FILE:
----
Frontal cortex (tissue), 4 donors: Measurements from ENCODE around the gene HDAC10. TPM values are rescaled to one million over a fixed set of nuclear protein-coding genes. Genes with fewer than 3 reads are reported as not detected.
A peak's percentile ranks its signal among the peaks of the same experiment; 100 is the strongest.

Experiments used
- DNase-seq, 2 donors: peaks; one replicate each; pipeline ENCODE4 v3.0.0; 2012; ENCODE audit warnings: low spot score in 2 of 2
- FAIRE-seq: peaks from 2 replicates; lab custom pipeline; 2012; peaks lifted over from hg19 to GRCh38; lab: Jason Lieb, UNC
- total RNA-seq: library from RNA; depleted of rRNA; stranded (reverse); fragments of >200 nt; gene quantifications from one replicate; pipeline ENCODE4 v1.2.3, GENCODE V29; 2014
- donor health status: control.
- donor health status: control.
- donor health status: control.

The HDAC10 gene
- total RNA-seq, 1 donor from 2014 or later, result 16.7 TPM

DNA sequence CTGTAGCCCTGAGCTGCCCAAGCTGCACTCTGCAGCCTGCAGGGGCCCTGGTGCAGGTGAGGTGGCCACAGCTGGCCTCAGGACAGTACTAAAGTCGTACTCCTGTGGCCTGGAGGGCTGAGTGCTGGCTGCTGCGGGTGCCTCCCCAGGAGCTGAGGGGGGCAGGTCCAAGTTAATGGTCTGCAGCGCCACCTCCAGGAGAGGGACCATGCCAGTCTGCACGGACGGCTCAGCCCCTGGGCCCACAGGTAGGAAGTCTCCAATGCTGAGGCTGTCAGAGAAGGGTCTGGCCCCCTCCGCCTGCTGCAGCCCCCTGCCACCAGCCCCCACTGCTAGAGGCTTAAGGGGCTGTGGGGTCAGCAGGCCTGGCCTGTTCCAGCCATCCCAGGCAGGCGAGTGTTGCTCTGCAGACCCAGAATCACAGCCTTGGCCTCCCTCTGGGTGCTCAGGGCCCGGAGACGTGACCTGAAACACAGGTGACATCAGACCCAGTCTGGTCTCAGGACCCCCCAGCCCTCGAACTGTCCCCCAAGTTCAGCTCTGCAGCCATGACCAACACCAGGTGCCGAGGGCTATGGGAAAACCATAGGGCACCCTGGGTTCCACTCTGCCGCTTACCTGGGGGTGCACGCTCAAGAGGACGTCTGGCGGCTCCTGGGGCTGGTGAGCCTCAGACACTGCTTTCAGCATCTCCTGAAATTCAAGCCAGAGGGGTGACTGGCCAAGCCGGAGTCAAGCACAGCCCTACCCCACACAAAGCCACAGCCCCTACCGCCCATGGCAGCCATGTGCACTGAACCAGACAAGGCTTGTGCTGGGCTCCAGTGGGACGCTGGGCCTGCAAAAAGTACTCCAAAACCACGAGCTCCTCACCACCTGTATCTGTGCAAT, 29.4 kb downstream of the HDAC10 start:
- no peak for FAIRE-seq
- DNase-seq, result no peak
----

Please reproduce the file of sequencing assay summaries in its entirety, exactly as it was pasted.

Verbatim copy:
Frontal cortex (tissue), 4 donors: Measurements from ENCODE around the gene HDAC10. TPM values are rescaled to one million over a fixed set of nuclear protein-coding genes. Genes with fewer than 3 reads are reported as not detected.
A peak's percentile ranks its signal among the peaks of the same experiment; 100 is the strongest.

Experiments used
- DNase-seq, 2 donors: peaks; one replicate each; pipeline ENCODE4 v3.0.0; 2012; ENCODE audit warnings: low spot score in 2 of 2
- FAIRE-seq: peaks from 2 replicates; lab custom pipeline; 2012; peaks lifted over from hg19 to GRCh38; lab: Jason Lieb, UNC
- total RNA-seq: library from RNA; depleted of rRNA; stranded (reverse); fragments of >200 nt; gene quantifications from one replicate; pipeline ENCODE4 v1.2.3, GENCODE V29; 2014
- donor health status: control.
- donor health status: control.
- donor health status: control.

The HDAC10 gene
- total RNA-seq, 1 donor from 2014 or later, result 16.7 TPM

DNA sequence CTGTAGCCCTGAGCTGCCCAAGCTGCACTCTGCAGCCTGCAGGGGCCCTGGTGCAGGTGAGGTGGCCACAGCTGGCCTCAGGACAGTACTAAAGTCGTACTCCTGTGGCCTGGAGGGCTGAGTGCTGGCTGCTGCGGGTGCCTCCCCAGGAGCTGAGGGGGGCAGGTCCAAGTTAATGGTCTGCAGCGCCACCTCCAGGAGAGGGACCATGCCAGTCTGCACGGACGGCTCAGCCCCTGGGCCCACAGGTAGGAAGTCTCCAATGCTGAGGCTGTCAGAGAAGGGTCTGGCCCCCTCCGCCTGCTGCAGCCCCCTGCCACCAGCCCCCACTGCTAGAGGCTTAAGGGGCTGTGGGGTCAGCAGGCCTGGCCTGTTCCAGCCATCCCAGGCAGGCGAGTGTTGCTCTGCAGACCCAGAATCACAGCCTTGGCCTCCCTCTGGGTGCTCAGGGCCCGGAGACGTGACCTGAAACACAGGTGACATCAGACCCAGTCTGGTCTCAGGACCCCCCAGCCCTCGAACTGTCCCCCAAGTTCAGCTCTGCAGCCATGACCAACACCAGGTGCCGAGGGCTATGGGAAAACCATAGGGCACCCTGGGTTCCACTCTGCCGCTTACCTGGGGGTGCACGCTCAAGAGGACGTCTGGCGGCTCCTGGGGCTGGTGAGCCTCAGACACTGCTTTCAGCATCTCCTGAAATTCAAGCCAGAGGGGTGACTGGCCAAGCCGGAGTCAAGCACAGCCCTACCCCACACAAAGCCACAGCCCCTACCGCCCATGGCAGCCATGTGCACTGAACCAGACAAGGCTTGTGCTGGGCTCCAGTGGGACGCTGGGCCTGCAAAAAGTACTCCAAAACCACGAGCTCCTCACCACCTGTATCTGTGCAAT, 29.4 kb downstream of the HDAC10 start:
- no peak for FAIRE-seq
- DNase-seq, result no peak